Adela of Flanders, Charles of Denmark, King Canute IV of Denmark, King Harald III of Denmark, King Olaf II of Denmark, King Sweyn II of Denmark, King William I of England, Kingdom of Denmark, Mistress, William the Conqueror
Canute IV (c. 1042 – 10 July 1086), later known as Canute the Holy or Saint Canute was King of Denmark from 1080 until 1086. Canute was an ambitious king who sought to strengthen the Danish monarchy, devotedly supported the Roman Catholic Church, and had designs on the English throne.
Canute was one of the many sons oF Sweyn II Estridsson, King of Denmark (c. 1019-1076) and an unknown mistress. He is first noted as a member of Sweyn’s 1069 raid of England, and the Anglo-Saxon Chronicle reports that Canute was one of the leaders of another raid against England in 1075.
When returning from England in 1075, the Danish fleet stopped in the County of Flanders. Because of its hostility towards William I of England, Flanders was a natural ally for the Danes. He also led successful campaigns to Sember and Ester, according to skald Kálfr Mánason.
When Sweyn died, Canute’s brother Harald III was elected king, and as Canute went into exile in Sweden, he was possibly involved in the active opposition to Harald. On April 17, 1080, Harald died; and Canute succeeded him to the throne of Denmark.
On his accession to the throne of Denver he married Adela, daughter of Count Robert I of Flanders and Gertrude of Saxony the daughter of Bernard II, Duke of Saxony and Eilika of Schweinfurt. She bore him one son, Charles in 1084, and twin daughters Cæcilia (who married Erik Jarl) and Ingerid (who married Folke the Fat), born shortly before his death (ca. 1085/86). Ingerid’s descendants, the House of Bjelbo, would ascend to the throne of Sweden and Norway and Canute IV’s blood returned to the Danish throne in the person of King Olaf II of Denmark.
King of Denmark
Canute IV quickly proved himself to be a highly ambitious king as well as a devout one. He enhanced the authority of the church, and demanded austere observation of church holidays. He gave large gifts to the churches in Dalby, Odense, Roskilde, and Viborg, and especially to Lund. Ever a champion of the Church, he sought to enforce the collection of tithes. His aggrandizement of the church served to create a powerful ally, who in turn supported Canute’s power position.
His reign was marked by vigorous attempts to increase royal power in Denmark, by stifling the nobles and keeping them to the word of the law. Canute IV issued edicts arrogating to himself the ownership of common land, the right to the goods from shipwrecks, and the right to inherit the possessions of foreigners and kinless folk. He also issued laws to protect freed thralls as well as foreign clerics and merchants. These policies led to discontent among his subjects, who were unaccustomed to a king claiming such powers and interfering in their daily lives.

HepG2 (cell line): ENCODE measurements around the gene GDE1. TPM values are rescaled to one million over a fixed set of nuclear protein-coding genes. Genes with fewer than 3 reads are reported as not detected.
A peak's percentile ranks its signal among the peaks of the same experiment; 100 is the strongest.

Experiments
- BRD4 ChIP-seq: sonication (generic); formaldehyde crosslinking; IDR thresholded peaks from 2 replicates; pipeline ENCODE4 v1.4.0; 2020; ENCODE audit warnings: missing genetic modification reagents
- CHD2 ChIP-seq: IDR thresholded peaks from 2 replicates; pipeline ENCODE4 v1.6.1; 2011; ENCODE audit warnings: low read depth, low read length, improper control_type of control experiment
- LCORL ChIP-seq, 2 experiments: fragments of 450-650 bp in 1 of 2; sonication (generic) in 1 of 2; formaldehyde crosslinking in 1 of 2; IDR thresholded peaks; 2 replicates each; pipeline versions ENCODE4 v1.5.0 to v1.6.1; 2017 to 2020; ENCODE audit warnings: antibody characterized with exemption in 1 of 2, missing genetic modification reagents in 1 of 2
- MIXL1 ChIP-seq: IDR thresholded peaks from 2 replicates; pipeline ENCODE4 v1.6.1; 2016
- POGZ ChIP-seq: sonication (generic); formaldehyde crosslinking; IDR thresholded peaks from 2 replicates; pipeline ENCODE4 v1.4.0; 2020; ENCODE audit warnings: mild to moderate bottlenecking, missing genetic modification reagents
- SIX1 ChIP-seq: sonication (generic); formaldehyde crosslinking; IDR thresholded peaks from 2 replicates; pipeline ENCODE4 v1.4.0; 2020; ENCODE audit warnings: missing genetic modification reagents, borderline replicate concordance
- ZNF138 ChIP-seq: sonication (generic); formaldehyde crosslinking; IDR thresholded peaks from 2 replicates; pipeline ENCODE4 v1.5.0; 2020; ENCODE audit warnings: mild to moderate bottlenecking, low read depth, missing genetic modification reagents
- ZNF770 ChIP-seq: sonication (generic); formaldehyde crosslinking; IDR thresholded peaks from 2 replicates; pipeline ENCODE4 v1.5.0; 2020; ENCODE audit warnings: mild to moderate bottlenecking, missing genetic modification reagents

Aborted attempt on England
But Canute’s ambitions were not purely domestic. As the grandnephew of Canute the Great, who ruled England, Denmark and Norway until 1035, Canute considered the crown of England to be rightfully his. He therefore regarded William I of England as a usurper. In 1085, with the support of his father-in-law Count Robert of Flanders and King Olaf III of Norway, Canute planned an invasion of England and called his fleet in leding at the Limfjord.
The fleet never set sail, as Canute was preoccupied in Schleswig due to the potential threat of Heinrich IV, Holy Roman Emperor, with whom both Denmark and Flanders were on unfriendly terms. Canute feared the invasion of Henry, whose enemy Rudolf of Rheinfelden had sought refuge in Denmark.
The warriors of the fleet, mostly made up of peasants who needed to be home for the harvest season, got weary of waiting, and elected Canute’s brother Olaf (the later Olaf I of Denmark) to argue their case. This raised the suspicion of Canute, who had Olaf arrested and sent to Flanders. The leding was eventually dispersed and the peasants tended to their harvests, but Canute intended to reassemble within a year.
Before the fleet could reassemble, a peasant revolt broke out in Vendsyssel, where Canute was staying, in early 1086. Canute first fled to Schleswig, and eventually to Odense. On July 10, 1086, Canute and his men took refuge inside the wooden St. Alban’s Priory in Odense. The rebels stormed into the church and slew Canute, along with his brother Benedict and seventeen of their followers, before the altar. According to chronicler Ælnoth of Canterbury, Canute died following a lance thrust in the flank. He was succeeded by Olaf as Olaf I of Denmark.